Data wars: Commission stands firm on consumer rights

Johannesburg – Recently released draft regulations on out of bundle data pricing and expiry are still not consistent with the Consumer Protection Act, according to the National Consumer Commission (NCC).

Earlier this month the Independent Communications Authority of South Africa (Icasa) issued a notice in the Government Gazette indicating its intention to amend end-user and subscriber service charter regulations.

The draft regulations propose that network providers give data depletion notifications at regular intervals, as well as notifications when the data bundle has run out and an option to buy additional bundles, among other things.

The draft regulations also amend the validity period of data expiry. For example, data bundles greater than 20 GB should have a validity period of 24 months.

The public has until September 19 to submit comments. The NCC has announced its intention to give comment to Icasa, but not publicly as it maintains a professional working relationship with the body.  

The NCC conducted an investigation which found that data expired after 30 days instead of the three years allowed by the Consumer Protection Act. Subsequently, in July 2015 Icasa and NCC partnered in a cooperative working agreement to address these telecommunication-related consumer complaints and to remedy the data expiry matter.

“Now, the draft regulations that Icasa gazetted are still not consistent with section 63 [of the Consumer Protection Act] and the NCC wishes to state for the record that although it is part of a task team together with Icasa that are working on the data expiry and out of bundle data cost, it was not consulted by Icasa when it drafted the regulations,” said NCC spokesperson Trevor Hattingh.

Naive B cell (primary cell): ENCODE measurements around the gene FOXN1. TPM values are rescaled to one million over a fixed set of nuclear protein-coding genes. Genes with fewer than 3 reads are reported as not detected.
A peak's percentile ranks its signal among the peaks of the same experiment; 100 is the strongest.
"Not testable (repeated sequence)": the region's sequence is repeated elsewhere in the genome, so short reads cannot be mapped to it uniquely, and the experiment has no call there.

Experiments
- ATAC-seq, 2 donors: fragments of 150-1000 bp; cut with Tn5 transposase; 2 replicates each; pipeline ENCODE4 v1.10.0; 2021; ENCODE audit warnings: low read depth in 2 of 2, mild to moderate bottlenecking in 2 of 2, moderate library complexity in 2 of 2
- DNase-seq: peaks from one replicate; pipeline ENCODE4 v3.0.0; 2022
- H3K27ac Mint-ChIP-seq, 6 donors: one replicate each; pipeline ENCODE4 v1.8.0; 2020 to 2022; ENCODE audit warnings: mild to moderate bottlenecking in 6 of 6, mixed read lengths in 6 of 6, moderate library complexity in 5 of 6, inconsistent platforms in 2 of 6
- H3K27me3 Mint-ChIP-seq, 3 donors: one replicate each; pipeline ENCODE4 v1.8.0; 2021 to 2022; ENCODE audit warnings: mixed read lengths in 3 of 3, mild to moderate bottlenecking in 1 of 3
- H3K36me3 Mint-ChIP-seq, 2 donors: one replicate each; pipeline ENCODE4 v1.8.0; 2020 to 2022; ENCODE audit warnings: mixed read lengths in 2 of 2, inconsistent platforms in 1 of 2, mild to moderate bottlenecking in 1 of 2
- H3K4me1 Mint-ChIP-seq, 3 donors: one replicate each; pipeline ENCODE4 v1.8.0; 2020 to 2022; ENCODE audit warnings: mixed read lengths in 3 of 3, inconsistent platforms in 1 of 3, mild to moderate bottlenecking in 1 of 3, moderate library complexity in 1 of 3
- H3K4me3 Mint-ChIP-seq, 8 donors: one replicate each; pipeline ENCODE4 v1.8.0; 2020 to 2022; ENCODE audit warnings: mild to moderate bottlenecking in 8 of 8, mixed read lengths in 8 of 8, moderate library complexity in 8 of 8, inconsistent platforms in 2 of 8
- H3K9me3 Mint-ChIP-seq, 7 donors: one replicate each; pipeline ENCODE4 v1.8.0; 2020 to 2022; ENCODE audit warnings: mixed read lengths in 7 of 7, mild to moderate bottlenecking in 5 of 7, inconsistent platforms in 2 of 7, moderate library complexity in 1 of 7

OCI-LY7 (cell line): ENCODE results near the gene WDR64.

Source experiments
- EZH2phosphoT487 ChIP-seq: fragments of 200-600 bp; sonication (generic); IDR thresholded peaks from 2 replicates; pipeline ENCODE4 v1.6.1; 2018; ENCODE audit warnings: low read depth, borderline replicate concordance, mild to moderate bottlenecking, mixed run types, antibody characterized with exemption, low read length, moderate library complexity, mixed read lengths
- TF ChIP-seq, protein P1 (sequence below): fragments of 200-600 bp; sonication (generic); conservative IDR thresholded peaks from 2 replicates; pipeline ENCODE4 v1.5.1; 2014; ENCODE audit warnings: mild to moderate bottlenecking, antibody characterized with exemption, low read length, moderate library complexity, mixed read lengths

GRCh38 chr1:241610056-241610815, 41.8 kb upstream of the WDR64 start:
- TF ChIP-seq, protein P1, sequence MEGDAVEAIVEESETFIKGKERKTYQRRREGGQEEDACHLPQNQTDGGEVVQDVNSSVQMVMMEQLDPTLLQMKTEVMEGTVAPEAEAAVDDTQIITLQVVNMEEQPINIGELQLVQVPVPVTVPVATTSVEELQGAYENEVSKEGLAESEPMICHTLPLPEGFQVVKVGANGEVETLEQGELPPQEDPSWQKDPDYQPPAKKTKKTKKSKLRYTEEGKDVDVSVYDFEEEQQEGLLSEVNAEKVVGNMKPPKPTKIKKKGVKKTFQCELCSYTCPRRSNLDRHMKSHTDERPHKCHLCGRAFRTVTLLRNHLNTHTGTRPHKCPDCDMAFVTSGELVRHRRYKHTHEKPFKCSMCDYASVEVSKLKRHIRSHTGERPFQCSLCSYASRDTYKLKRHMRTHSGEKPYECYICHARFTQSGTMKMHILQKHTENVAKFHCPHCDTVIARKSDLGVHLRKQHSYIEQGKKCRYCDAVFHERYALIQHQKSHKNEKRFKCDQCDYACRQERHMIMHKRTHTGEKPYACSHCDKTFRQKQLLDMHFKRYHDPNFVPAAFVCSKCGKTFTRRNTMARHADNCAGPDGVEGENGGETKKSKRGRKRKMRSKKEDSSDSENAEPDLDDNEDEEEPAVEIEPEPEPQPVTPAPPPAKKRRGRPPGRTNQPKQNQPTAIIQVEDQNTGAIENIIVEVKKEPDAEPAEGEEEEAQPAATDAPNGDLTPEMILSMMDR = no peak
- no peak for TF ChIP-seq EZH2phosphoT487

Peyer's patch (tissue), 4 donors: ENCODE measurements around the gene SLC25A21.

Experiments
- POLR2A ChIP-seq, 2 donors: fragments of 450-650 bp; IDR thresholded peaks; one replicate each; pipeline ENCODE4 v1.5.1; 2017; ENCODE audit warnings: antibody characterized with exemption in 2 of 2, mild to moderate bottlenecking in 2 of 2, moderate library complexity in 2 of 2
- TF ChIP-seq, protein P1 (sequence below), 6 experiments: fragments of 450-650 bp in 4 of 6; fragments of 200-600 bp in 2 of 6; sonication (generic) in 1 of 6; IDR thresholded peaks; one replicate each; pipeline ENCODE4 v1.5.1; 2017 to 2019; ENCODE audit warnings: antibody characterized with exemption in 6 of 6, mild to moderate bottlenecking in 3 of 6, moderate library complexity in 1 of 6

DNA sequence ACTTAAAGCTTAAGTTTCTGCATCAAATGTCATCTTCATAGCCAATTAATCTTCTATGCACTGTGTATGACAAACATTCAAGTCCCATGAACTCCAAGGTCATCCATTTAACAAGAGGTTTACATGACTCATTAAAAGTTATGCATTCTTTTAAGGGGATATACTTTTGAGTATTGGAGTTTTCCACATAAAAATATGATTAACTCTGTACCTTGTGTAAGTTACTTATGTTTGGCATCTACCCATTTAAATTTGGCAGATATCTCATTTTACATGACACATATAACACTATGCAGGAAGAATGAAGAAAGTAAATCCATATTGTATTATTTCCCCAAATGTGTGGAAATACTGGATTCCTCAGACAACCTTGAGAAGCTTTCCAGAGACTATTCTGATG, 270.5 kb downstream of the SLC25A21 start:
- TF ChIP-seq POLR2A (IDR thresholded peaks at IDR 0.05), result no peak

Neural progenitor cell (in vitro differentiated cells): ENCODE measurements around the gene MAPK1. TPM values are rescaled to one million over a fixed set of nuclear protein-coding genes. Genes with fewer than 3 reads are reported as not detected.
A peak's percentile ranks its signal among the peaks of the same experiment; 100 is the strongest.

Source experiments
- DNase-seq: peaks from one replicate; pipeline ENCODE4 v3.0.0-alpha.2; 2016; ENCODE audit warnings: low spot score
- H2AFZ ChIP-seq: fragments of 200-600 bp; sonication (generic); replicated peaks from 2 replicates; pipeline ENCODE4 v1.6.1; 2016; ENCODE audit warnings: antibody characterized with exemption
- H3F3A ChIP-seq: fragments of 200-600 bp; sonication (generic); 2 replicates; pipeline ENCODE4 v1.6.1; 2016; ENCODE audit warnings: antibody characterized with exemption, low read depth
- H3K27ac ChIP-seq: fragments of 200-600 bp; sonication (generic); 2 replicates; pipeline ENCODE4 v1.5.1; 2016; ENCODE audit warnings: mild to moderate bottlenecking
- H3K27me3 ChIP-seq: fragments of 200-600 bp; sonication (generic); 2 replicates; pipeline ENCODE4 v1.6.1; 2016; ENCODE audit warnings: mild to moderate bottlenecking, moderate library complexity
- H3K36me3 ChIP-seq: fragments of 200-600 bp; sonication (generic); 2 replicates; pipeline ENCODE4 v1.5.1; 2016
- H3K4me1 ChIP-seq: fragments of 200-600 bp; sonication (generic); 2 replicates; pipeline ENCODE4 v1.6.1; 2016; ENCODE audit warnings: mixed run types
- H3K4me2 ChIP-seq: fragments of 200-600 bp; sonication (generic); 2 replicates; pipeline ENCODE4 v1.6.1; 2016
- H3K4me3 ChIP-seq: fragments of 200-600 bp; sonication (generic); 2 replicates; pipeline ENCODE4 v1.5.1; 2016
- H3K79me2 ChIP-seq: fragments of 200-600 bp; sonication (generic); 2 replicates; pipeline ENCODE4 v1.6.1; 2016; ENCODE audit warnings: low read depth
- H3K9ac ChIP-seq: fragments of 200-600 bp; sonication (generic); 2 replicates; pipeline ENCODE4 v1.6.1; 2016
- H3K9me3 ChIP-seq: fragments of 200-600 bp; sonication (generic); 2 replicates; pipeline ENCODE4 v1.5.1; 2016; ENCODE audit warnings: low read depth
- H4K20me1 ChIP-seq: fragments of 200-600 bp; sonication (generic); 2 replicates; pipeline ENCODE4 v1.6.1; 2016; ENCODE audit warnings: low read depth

Section 63 deals with prepaid certificates, credits and vouchers. It states that a prepaid certificate, card, credit, voucher or similar device does not expire earlier than “the date on which its full value has been redeemed in exchange for goods or services or future access to services” or “three years after the date on which it was issued, or at the end of a longer or extended period agreed by the supplier at any time”.

“It is for this reason that I stated below that the NCC will be making comments to Icasa on its views and that the NCC will not sell consumers out on what they are legally entitled to,” he said. “It will be up to Icasa to either accept or reject our comments.”

Vodacom also announced it would consult on the draft regulations. Over the past three years, Vodacom has brought down its data prices by 44%, Fin24 reported.

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